High-G training

centrifugecentrifugeshuman centrifuge
High-G training is done by aviators and astronauts who are subject to high levels of acceleration ('G'). It is designed to prevent a g-induced loss of consciousness (G-LOC), a situation when the action of g-forces move the blood away from the brain to the extent that consciousness is lost. Incidents of acceleration-induced loss of consciousness have caused fatal accidents in aircraft capable of sustaining high-g for considerable periods.


Hindus are persons who regard themselves as culturally, ethnically, or religiously adhering to aspects of Hinduism. Historically, the term has also been used as a geographical, cultural, and later religious identifier for people indigenous to the Indian subcontinent.

Head-mounted display

head mounted displayhead-mounted displaysHMD
A head-mounted display (or helmet-mounted display, for aviation applications), both abbreviated HMD, is a display device, worn on the head or as part of a helmet, that has a small display optic in front of one (monocular HMD) or each eye (binocular HMD). A HMD has many uses, including in gaming, aviation, engineering, and medicine lift. A head-mounted display is the primary component of virtual reality headsets.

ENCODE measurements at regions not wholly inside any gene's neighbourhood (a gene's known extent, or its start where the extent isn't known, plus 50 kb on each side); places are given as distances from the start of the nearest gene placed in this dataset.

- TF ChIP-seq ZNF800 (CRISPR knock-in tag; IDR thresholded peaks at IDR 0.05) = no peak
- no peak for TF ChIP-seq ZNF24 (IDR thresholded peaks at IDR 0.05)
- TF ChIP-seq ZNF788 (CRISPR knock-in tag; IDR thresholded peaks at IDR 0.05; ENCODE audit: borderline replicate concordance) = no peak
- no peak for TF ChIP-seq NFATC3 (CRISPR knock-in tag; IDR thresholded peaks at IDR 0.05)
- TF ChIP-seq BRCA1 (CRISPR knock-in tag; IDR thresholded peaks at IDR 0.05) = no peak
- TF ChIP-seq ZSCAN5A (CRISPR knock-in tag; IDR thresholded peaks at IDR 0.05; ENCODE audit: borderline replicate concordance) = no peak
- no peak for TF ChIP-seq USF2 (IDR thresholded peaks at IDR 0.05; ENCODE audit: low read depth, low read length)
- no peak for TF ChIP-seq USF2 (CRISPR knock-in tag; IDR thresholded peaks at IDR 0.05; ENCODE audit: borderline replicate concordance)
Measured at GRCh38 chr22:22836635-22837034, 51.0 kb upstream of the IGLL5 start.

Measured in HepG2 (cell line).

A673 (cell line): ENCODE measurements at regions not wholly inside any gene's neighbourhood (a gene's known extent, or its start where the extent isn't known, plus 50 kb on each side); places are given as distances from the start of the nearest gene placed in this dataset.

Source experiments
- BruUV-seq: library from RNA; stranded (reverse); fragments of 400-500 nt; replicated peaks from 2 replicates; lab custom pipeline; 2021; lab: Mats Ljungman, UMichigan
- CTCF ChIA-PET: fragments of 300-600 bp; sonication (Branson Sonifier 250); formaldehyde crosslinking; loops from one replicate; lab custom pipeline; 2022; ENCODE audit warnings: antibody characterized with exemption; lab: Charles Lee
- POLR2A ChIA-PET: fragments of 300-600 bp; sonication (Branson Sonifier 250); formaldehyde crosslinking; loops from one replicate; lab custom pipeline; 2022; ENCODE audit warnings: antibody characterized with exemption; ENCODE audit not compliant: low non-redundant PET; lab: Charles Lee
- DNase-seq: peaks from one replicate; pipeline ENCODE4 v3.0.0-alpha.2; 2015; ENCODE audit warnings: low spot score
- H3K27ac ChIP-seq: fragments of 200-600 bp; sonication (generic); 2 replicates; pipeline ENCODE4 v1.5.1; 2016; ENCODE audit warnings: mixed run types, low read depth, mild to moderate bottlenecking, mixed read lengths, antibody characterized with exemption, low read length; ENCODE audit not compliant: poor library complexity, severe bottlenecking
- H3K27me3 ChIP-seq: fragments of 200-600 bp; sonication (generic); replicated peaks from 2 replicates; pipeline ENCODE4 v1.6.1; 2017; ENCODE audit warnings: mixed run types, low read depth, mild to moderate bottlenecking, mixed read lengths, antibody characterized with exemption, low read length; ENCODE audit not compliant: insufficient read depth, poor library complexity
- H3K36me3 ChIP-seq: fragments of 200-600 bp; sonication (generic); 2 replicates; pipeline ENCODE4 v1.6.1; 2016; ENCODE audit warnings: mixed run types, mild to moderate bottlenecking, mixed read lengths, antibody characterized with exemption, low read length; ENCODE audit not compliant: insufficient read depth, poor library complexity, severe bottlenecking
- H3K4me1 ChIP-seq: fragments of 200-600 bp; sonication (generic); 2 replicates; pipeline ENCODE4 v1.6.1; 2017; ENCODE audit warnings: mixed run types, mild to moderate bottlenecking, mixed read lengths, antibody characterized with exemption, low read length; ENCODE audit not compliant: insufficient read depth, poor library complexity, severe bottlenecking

Yoga Vasistha

Laghu-yoga-vasisthaPadārtha abhāvanaVasishta Ramayana
Yoga Vasistha (योग-वासिष्ठ, IAST: ) is a philosophical text attributed to Valmiki, although the real author is unknown. The complete text contains over 29,000 verses. The short version of the text is called Laghu Yogavasistha and contains 6,000 verses. The exact century of its completion is unknown, but has been estimated to be somewhere between 6th-century to as late as 14th-century, but it is likely that a version of the text existed in the 1st millennium.